If you have a question about whether a specific expense is allowable, please contact CSI.

How to Submit a Proposal

Proposals should include the following:

  1. Cover letter with the name of applicant, netid, field of study, faculty advisor, anticipated graduation date and a brief overview of the proposal. If this the proposal is for a collaborative project, include the names and academic affiliations of all collaborators.
  2. Body of the proposal must include: title, description of research, objectives, planned activities, and expected outputs.
  3. The research objectives and research design should be as specific as possible. The description of objectives identify the core contributions of the proposed project relative to the existing literature, engaging it in a meaningful and not just perfunctory, fashion.
  4. A budget with an itemized list of, and justification for, expenses. Please review the information on which activities are supported (above)
  5. A timeline for the research
  6. Plans for follow‐up research and, if relevant, external funding proposals
  7. Curriculum Vitae

Not including the CV, the proposal should not exceed 1700 words. IRB approval (or evidence of exemption) is not required before you apply, but we will not release the funds until it is secured.

Please email the proposal in one document (.pdf or .docx) to Mary Newhart mjn3@cornell.edu by February 15, 2019.

How Will Award Recipients Receive the Funds?

Funding for undergraduate research recipients will be transferred to your field department. You must contact your department’s administrative manager to arrange for the hiring of research assistants. All other funds will be made through a single transfer through the Office of the Bursar.

What Strings are Attached?

All funds must be used within one year of the award date.  Recipients will be required to

  1. submit a brief, final report on the use of the funds and the outcome of the research, and
  2. acknowledge CSI support in all presentations or publications that result from the funded

Funded Projects

2018-2019

Karina Acosta, City and Regional Planning
A Spatial Inequality Breakdown of Child Poverty in Colombia

Neelanjan Datta and Germán Reyes, Economics
The Effect of Government Social Programs on Perceptions of Inequality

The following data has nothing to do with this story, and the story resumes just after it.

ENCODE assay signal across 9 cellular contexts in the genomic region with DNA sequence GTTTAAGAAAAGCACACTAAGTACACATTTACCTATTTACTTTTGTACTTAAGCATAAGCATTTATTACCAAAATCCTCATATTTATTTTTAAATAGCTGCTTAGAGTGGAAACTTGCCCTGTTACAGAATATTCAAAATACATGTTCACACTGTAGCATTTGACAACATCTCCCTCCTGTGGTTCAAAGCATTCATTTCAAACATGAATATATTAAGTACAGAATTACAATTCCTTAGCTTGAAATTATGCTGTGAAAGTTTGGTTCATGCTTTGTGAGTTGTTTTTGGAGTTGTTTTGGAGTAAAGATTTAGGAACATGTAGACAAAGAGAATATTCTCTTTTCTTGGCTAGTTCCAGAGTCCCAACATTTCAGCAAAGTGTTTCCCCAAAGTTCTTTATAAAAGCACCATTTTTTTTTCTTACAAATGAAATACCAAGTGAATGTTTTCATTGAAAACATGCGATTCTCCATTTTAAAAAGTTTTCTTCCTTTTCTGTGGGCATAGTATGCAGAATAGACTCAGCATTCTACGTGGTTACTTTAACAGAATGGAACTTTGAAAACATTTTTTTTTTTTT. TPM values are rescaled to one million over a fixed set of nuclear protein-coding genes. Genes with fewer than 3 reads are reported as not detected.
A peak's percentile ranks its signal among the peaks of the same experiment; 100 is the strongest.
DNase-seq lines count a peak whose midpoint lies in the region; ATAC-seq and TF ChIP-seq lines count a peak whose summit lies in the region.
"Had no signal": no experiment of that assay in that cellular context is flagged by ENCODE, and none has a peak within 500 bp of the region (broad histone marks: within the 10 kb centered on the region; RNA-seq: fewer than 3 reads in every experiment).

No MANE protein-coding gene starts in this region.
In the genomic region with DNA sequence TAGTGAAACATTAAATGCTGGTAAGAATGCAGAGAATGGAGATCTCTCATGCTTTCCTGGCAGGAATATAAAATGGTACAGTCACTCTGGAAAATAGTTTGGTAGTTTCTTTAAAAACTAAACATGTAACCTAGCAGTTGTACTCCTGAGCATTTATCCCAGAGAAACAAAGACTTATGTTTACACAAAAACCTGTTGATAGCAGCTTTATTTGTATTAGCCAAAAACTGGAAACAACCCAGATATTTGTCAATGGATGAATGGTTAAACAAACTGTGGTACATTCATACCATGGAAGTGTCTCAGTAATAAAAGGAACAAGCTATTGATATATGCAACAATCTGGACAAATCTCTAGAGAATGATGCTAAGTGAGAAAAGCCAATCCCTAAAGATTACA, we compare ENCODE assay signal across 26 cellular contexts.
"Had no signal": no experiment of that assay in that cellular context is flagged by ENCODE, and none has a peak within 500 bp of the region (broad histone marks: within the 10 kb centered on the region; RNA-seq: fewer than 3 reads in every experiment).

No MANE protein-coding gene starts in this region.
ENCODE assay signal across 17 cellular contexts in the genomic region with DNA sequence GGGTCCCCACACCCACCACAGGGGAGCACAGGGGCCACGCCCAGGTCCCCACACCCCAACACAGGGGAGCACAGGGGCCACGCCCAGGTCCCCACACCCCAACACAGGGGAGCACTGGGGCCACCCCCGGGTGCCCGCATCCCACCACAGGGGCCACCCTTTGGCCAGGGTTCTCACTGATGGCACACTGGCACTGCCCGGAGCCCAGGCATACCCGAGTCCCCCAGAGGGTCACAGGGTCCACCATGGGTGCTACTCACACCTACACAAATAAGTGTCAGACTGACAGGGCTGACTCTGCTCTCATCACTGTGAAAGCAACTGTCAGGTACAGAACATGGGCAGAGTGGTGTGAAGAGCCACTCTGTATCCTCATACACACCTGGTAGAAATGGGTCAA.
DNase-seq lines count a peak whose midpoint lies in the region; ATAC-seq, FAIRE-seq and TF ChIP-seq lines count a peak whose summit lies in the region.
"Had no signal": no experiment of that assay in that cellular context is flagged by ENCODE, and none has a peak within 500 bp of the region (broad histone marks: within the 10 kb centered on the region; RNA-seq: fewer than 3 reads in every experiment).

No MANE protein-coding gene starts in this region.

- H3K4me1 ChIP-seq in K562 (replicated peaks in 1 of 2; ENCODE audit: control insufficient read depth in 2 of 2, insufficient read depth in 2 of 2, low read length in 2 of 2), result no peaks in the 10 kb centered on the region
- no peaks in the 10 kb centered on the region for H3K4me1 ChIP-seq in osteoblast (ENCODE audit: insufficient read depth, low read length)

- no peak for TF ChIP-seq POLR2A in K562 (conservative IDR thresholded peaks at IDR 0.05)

Erin McCauley, Sociology
Stigma by Association: An Experimental Evaluation of Parental  Incarceration and Teacher’s Evaluation of Students and their Work

Yoselinda Mendoza, Sociology
Housing Precarity Among Mixed-status Latina/o Immigrant Families

Emily Parker, Policy Analysis and Management
Health Without Wealth: How Federally Qualified Health Centers Address Socioeconomic Inequality

Mikaela Spruill and Stephanie Tepper, Psychology
Increasing Support for Reparations: The Role of Framing, Stereotype Endorsement, and Structural Beliefs about Inequality

Phoebe Strom, ILR
Catfight or Contention? Gender Bias and Third-Party Perceptions of Organizational Conflict

2017-2018

David De Micheli, Government 
Racial Reclassification, Education Reform, and Political Identity Formation in Brazil

Yuqi Lu, Sociology
Spatially Concentrated Disadvantage in the Form of Unequal Access to Neighborhood Resources, Amenities and Services: Evidence from Google Maps Data

Vincent Mauro, Government
The Effects of Party System Strength on Redistribution in Sub-national Brazil

Meaghan Mingo, Sociology
Race and Decision-Making in School Discipline

Mario Molina, Sociology
The Co-Evolution of In-group Favoritism and Group Structure

Benjamin Ruisch, Psychology
Learning prejudice: How asymmetries in associative learning shape racial prejudice

Shruti Sannon, Communication
Privacy and Power in Digital Labor Markets

2016-2017

Bridget Brew, Policy Analysis and Management & Sociology
Corrections Officers’ Views and Decision-Making Processes

Kayla Burd, Law, Psychology, and Human Development and Michael Creim, Human Development
Criminal Caricature: A Survey of Crimes Stereotypes

Youjin Chung, Development Sociology 
Sweet Deal, Bitter Landscapes: Gender, Power, and the New Enclosures in Coastal Tanzania

Megan Doherty Bea, Sociology 
Socio-spatial Analysis of Payday Lenders within Changing Contexts of Residential Segregation in the United States

Theresa Rocha Beardall, Sociology 
Police Contracts, Community Contestation, and Legal Authority in Urban Spaces

Delphia Shanks-Booth, Government
Information vs. Ideology: Recognizing (Government) Benefits in the Submerged State

2015-2016

Michael Allen, David De Micheli, and Whitney Taylor, Government
Who Supports Redistribution? Group Norms, Private Preferences, and Social Desirability

Mauricio Bucca and Mario Molina, Sociology
Legitimation or Differential Perception? An Experimental Approach to the Study of Beliefs about Inequality

Alex Currit, Sociology
Social Environment, Activity Spaces, and Health Inequality

Sebastian Dettman, Government
Citizens in Context: Participation, Citizenship and Local Inequality in Urban Indonesia